Cassie’s company had a team get-together at the Pacific Pinball Museum at Lucky JuJu in Alameda, and I was able to go along a bit later, after all the speeches, eat some pizza, drink a beer, and play some pinball.
After leaving work I walked to the aptly-named Ferry Building, which is a 15-minute walk. The main part of the building is now a very nice bustling market, with local producers and deli counters lining up to sell you 100 varieties of mushroom and “tasty salted pig parts“, and behind it are the ferry gangways. I joined a pleasantly large number of commuters on the San Francisco-Alameda Ferry, and took the 20-minute trip to the island. The trip itself (on the same kind of catamaran boat that took us to Catalina this time last year) is not that exciting, apart from going under the western span of the Bay Bridge, but Alameda is an interesting place. I have a couple of friends there, and they rave about how nice it is, with its lower rents, high concentration of Victorians, and sense of being just a step away from the condensed city life of San Francisco. Other people I’ve met have said that moving to the East Bay is “quitting”, but if that means quitting caring so desperately what people think of you, and not being one of the self-elected cool kids, then sign me up. Anyway.
After Cassie talked in from the bus, she introduced me to a few of her colleagues, who’d been there since 3 and were thoroughly enjoying the beer and pizza, and were betting money on the more unique games.
I played on the following machines.
- Captain Fantastic, based on the scene from Tommy where he plays against the Pinball Champ, Elton John*.
- Orbitor 1, the uniquely strange, and incredibly rare machine with a sculpted transparent field which gives the sense of gravity pulling the ball towards and around the bumpers. Cool synthesized voice as well.
- The Wizard, another one based on Tommy. Gawd knows why that movie has all these machines based on it. Good rendition of Anne Marget on the back glass.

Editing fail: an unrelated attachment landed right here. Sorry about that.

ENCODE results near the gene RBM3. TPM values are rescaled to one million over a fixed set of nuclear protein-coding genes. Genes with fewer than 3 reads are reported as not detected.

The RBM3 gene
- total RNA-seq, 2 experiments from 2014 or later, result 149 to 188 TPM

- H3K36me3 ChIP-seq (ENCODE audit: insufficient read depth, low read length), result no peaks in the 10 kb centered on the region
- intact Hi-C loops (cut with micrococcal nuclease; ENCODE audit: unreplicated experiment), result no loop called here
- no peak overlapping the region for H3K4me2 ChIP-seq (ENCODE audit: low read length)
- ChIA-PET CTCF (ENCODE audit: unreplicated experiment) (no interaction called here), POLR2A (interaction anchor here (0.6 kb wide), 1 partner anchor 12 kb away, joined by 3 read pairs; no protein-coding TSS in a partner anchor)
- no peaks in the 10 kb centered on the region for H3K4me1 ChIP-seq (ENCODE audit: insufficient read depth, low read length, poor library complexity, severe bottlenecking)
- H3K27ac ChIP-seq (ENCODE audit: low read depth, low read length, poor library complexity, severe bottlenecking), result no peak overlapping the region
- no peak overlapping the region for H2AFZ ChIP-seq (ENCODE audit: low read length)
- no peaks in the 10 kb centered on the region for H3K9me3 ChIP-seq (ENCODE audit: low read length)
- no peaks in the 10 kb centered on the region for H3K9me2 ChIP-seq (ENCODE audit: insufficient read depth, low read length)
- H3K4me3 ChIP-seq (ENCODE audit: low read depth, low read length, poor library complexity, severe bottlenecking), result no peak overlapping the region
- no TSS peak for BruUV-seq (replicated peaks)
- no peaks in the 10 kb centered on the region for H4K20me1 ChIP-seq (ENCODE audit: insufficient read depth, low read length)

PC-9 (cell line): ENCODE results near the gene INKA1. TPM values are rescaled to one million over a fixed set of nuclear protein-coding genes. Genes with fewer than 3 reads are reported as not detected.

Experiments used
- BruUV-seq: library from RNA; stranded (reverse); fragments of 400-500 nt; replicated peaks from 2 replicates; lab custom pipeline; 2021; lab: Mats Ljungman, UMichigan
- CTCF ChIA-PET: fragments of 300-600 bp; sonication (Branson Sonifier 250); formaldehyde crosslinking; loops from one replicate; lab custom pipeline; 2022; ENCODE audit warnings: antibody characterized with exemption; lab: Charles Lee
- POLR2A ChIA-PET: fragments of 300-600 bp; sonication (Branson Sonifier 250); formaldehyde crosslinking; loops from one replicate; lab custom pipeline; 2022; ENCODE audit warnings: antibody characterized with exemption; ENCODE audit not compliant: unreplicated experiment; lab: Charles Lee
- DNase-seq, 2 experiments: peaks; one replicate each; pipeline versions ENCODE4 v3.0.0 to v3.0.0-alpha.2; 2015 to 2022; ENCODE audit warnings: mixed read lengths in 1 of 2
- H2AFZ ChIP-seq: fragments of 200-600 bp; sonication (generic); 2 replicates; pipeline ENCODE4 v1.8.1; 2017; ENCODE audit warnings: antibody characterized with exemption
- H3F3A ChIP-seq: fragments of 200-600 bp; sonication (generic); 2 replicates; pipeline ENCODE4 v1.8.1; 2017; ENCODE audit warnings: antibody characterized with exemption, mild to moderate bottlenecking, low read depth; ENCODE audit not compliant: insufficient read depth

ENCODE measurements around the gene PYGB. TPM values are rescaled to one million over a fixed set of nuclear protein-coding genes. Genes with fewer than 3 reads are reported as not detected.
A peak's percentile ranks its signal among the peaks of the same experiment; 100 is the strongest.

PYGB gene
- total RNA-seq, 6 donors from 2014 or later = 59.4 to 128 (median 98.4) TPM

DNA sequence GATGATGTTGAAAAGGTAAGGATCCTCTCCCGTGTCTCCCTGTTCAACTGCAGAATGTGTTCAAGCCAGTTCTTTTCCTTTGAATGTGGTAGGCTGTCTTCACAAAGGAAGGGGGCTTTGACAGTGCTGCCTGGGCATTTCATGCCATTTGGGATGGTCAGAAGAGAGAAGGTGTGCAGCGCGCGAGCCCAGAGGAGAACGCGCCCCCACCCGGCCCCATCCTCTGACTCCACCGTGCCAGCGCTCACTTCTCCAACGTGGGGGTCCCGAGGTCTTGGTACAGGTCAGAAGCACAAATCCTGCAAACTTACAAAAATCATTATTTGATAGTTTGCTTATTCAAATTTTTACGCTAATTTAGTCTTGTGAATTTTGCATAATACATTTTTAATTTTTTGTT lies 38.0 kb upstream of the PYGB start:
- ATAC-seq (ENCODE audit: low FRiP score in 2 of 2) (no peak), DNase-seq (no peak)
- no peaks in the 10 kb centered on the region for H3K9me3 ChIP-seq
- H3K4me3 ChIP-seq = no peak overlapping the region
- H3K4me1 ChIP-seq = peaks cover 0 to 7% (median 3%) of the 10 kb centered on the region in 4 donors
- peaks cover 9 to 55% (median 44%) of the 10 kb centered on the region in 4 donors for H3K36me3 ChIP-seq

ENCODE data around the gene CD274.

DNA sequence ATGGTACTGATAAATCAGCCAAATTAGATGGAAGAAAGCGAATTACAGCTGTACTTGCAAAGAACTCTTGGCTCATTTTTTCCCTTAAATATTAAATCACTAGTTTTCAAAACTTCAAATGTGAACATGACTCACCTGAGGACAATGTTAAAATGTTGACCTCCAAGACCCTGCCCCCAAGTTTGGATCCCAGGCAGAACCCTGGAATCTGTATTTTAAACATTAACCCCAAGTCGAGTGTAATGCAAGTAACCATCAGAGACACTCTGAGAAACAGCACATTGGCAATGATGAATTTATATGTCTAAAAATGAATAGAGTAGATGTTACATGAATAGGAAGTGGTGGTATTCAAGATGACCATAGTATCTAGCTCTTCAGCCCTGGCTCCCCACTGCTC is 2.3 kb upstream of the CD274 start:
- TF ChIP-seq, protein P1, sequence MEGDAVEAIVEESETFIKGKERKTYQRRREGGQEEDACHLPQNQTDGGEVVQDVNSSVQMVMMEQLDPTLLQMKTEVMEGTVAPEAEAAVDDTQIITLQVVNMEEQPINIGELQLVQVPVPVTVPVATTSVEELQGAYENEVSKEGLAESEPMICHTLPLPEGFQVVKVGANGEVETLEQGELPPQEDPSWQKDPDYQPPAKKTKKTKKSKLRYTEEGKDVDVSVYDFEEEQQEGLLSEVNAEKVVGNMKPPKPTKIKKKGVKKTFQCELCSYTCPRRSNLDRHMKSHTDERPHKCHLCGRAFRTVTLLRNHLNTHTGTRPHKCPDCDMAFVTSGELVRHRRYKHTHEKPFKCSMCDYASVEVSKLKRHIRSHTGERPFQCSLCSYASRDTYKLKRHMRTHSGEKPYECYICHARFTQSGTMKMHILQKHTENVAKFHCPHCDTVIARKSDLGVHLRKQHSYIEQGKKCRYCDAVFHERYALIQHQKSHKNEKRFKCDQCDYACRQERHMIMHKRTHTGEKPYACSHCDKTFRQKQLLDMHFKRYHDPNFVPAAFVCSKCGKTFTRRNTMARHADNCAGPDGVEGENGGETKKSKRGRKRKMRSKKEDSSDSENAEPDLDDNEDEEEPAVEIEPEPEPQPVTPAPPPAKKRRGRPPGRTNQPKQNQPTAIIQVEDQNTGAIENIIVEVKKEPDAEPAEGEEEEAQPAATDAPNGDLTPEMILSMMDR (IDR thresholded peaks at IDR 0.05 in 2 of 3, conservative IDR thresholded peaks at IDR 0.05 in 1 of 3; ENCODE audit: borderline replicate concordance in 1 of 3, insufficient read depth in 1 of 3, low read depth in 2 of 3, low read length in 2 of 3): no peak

- Hang-Glider, which features the usual bikini beauties, this time lusting after a guy on a kite.
- Xenon, with the sexy electronic voice giving it some.
- A mechanical submarine torpedo game, with periscope sights.
- A classic rifle shooting game with targets that flipped back and forth as you shot them.
I was a little disappointed they didn’t have the mechanical Killer Shark game I used to play as a kid, which you can see in the film Jaws. Only a bit though, because they had so many cool machines, and not a videogame in sight! Also really nice to meet Cassie’s colleagues, who all seem a fine bunch.
* If you watch the video, you can see “the digit counters fall” as Tommy scores 1000, 2000, 3000 points! A few people observed that the old machines gave you much lower scores. I suppose it was because the mechanical counters were more expensive and complex, so only using 4 or 5 was desirable. These were replaced with 7-segment displays, which guess were a lot cheaper, so you could reward players with 6 or 7 digit scores. The modern dot-matrix displays can show as many digits as you can cram onto them, and that and the invention of score multipliers, super bonusses, and other crazy scoring stuff, gives you the modern multi-million scores. It can be a bit frustrating to play a pinball machine and get a score of 17 million, only to find that the current high score stands at 193,535,777 by someone called “DIK”.